Fla. Pro-Life Advocate Wins Battle to Counsel Outside Abortion Clinic

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By Eryn Sun, Christian Post Reporter
January 17, 2012|9:19 am

A federal judge in West Palm Beach, Fla., recently ended the U.S. attorney general’s “two-year political prosecution” of a pro-life educator who accused of allegedly violating the Freedom of Access to Clinic Entrances Act.

“This is a tremendous victory not just for Susan but for the First Amendment and the pro-life movement,” Harry Mihet, senior litigation counsel for Liberty Counsel, commented. “Attorney General Holder sought to use federal law as a billy club against pro-lifers, but received instead a clobbering from the very Constitution he had sworn to protect. Freedom-loving Americans everywhere should rejoice.”

According to the Liberty Counsel, Attorney General Eric Holder vigorously sought to fine Mary Susan Pine, founder of a nonprofit pro-life organization called F.A.C.E. (Faith, Action, Counseling and Education), thousands of dollars as well as ban her from counseling women on the public sidewalk outside of the Presidential Women’s Center abortion clinic for purportedly obstructing the entrance to an abortion clinic in November of 2009.

The Liberty Counsel, however, was successful in defending Pine, who had been ministering outside the clinic for more than 10 years, speaking peacefully to women considering abortion about available alternatives and assistance programs.

Judge Kenneth L. Ryskamp stated in his summary judgment Friday that “the evidence could not lead a rational jury to find that Ms. Pine’s conduct [i.e., having peaceful conversations with clinic visitors on a public sidewalk] constituted a physical obstruction within the meaning of FACE (Freedom of Access to Clinic Entrances Act).”

Ryskamp concluded that the government lacked evidence to prove that all three elements of the FACE claim were violated, criticizing Holder for seeking to apply federal law in an unconstitutional manner.

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A FACE claim required plaintiffs to prove that the defendant: intentionally injured a person seeking reproductive health services; threatened them or physically obstructed them; and intimated those seeking the services; all of which Holder could not prove.

The court could not understand why the government chose to prosecute Pine’s case in the first place.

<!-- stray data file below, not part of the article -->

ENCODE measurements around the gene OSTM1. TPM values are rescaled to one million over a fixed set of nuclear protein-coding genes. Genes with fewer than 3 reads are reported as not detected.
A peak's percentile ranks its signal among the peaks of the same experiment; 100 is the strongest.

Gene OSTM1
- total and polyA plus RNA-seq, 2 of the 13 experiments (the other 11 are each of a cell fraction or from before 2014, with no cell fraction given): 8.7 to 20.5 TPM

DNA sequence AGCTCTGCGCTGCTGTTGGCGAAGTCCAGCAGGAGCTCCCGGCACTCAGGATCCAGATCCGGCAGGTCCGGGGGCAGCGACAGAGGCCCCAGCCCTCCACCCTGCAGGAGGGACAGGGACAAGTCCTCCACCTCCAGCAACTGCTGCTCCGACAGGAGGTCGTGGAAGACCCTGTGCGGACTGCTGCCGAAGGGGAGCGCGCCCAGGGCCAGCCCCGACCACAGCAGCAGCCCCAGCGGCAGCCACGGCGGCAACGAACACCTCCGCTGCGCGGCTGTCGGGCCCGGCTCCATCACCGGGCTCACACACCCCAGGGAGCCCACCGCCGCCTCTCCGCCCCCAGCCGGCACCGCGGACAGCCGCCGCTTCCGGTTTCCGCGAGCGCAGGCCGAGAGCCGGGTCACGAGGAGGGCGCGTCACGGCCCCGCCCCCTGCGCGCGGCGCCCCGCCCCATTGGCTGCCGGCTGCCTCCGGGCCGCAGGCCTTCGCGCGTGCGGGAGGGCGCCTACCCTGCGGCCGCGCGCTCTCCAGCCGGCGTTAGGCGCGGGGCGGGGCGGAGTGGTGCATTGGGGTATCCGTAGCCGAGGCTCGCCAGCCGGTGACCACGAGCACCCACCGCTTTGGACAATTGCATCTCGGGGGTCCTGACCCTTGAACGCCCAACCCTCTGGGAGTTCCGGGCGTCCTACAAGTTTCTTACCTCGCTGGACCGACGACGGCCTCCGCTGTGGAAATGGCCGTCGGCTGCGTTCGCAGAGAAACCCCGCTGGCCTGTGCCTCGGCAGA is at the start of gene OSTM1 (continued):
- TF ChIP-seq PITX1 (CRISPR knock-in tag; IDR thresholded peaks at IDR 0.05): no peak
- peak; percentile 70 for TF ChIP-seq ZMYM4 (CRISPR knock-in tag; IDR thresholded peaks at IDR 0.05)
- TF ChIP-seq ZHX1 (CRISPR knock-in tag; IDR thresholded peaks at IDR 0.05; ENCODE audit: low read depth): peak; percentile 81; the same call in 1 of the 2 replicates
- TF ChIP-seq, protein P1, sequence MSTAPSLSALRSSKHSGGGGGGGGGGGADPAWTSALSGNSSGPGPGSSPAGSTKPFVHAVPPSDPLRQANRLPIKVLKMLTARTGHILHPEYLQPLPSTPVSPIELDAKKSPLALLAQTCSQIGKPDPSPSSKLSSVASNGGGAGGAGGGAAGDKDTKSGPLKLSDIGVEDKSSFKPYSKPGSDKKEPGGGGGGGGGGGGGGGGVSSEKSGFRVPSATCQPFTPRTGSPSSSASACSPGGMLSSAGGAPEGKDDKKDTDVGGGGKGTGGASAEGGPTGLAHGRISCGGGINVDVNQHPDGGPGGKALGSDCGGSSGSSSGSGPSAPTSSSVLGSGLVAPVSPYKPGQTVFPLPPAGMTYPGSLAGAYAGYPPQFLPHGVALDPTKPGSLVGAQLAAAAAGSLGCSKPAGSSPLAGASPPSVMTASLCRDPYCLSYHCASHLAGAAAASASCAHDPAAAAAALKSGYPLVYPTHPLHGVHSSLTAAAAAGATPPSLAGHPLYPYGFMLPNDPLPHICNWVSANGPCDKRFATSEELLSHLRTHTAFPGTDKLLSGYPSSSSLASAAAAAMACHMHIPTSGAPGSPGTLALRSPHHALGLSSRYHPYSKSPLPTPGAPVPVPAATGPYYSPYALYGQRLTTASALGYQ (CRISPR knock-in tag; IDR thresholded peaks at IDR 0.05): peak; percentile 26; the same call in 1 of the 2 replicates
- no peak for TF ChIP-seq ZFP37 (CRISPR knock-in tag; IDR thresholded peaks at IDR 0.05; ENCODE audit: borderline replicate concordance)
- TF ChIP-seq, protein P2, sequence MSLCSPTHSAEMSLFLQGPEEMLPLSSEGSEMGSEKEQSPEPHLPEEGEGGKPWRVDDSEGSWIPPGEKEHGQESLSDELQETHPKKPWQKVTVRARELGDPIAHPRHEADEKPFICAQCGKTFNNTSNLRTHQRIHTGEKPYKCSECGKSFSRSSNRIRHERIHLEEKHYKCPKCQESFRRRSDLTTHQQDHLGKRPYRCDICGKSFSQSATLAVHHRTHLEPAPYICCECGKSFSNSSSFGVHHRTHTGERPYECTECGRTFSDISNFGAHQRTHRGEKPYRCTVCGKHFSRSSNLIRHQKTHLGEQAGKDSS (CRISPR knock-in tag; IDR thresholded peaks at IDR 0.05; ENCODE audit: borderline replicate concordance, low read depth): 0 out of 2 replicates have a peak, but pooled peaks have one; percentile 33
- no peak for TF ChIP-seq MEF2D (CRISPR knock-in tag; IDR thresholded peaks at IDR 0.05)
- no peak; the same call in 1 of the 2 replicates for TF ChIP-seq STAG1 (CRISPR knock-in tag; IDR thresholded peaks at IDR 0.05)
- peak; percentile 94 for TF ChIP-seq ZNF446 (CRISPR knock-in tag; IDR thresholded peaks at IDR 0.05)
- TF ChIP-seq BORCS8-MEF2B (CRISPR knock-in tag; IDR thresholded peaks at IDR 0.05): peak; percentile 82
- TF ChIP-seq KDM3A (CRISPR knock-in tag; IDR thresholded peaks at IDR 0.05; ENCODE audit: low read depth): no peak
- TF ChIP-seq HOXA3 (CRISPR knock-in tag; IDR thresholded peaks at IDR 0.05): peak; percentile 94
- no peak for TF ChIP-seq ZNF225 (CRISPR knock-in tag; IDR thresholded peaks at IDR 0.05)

“The Court can only wonder whether this action was the product of a concerted effort between the Government and the PWC, which began well before the date of the incident at issue, to quell Ms. Pine’s activities rather than to vindicate the rights of those allegedly aggrieved by Ms. Pine’s conduct.”

The act in question occurred on November 19, 2009, when the defendant approached a car at the exit driveway of PWC, handing them pamphlets and speaking to them about alternatives and resources available to pregnant women. It was not determined whether or not the passengers were seeking reproductive health services.

West Palm Beach Police Officer Sanjay Raja, who was on patrol that day, accused Pine of violating city and state traffic laws, stating that she was purportedly blocking the flow of traffic because of her sidewalk counseling session.

But Raja did not issue any citations to Pine or the driver of the car who had stopped to listen. He instead wrote an incident/investigation report and informed the PWC President of the situation. The officer also did not obtain the identities of the passengers or note the vehicle’s license plate number in his report. Additionally, the PWC, which has a video surveillance system covering the exit driveway where the incident occurred, destroyed all evidence pursuant to their privacy policy after the exchange.

The government acknowledged that they did not at any time, during or after the meeting, request the PWC to produce any documents or preserve evidence, leaving Raja as the only witness to the incident. The day after the incident, representatives from the Department of Justice met with the PWC staff, Raja, and another police officer to discuss the incident and determine whether Pine was in violation of FACE, which they believed she was.

Pine argued that the government had not met its burden of proving: that she physically obstructed or interfered with the passengers in the sedan; and that the passengers were seeking reproductive health services at the PWC. She also revealed that the government violated its duty to preserve the evidence related to the case and that if she were to be fined or banned, it would violate her First Amendment rights.

Pine claimed that her exchange with the passengers of the car was consensual and that she did not in any way use physical threats or obscenities while conducting the counseling.

Siding with Pine, Judge Ryskamp noted that Pine’s peaceful demonstration was “excepted” from the reach of the FACE Act. “Stretching the terms of FACE to apply to this case so that delaying a vehicle for a matter of seconds constitutes an unlawful physical obstruction or so that a desire to provide people with information about alternatives to abortion constitutes an unlawful motive would unjustifiably impinge on Ms. Pine’s First Amendment rights,” he said.

 

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